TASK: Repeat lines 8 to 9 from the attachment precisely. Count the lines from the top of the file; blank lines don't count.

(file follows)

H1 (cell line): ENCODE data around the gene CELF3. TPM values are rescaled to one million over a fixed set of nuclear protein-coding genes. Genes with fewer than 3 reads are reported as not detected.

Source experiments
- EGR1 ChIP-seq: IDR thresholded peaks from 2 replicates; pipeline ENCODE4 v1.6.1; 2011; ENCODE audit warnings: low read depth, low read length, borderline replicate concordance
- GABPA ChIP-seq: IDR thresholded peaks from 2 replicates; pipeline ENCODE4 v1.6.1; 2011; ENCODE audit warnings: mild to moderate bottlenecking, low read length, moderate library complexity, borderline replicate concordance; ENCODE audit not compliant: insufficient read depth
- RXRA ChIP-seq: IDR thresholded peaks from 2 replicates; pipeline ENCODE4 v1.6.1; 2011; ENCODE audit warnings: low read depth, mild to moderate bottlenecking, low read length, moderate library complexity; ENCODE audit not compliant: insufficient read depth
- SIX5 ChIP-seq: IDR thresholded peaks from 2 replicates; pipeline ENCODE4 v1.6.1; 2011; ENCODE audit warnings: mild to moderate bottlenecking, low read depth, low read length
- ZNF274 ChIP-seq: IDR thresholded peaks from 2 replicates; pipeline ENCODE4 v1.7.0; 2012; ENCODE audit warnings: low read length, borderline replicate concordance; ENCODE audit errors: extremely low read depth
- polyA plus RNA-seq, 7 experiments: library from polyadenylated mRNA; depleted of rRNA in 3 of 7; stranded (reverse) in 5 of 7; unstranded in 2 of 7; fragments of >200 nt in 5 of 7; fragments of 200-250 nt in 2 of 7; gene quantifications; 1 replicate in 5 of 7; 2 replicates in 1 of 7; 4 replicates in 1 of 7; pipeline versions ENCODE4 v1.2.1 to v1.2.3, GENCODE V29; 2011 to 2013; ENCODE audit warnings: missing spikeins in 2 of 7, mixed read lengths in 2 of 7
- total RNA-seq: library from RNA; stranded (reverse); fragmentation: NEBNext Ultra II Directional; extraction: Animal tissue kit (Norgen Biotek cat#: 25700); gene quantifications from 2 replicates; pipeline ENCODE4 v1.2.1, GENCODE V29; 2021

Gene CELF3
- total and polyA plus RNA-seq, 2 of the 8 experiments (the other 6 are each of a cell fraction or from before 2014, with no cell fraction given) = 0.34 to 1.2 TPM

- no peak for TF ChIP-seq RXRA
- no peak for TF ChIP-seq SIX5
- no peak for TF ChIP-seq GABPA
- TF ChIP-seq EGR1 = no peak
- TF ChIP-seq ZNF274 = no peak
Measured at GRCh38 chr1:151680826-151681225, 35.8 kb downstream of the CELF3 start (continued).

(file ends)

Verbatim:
- polyA plus RNA-seq, 7 experiments: library from polyadenylated mRNA; depleted of rRNA in 3 of 7; stranded (reverse) in 5 of 7; unstranded in 2 of 7; fragments of >200 nt in 5 of 7; fragments of 200-250 nt in 2 of 7; gene quantifications; 1 replicate in 5 of 7; 2 replicates in 1 of 7; 4 replicates in 1 of 7; pipeline versions ENCODE4 v1.2.1 to v1.2.3, GENCODE V29; 2011 to 2013; ENCODE audit warnings: missing spikeins in 2 of 7, mixed read lengths in 2 of 7
- total RNA-seq: library from RNA; stranded (reverse); fragmentation: NEBNext Ultra II Directional; extraction: Animal tissue kit (Norgen Biotek cat#: 25700); gene quantifications from 2 replicates; pipeline ENCODE4 v1.2.1, GENCODE V29; 2021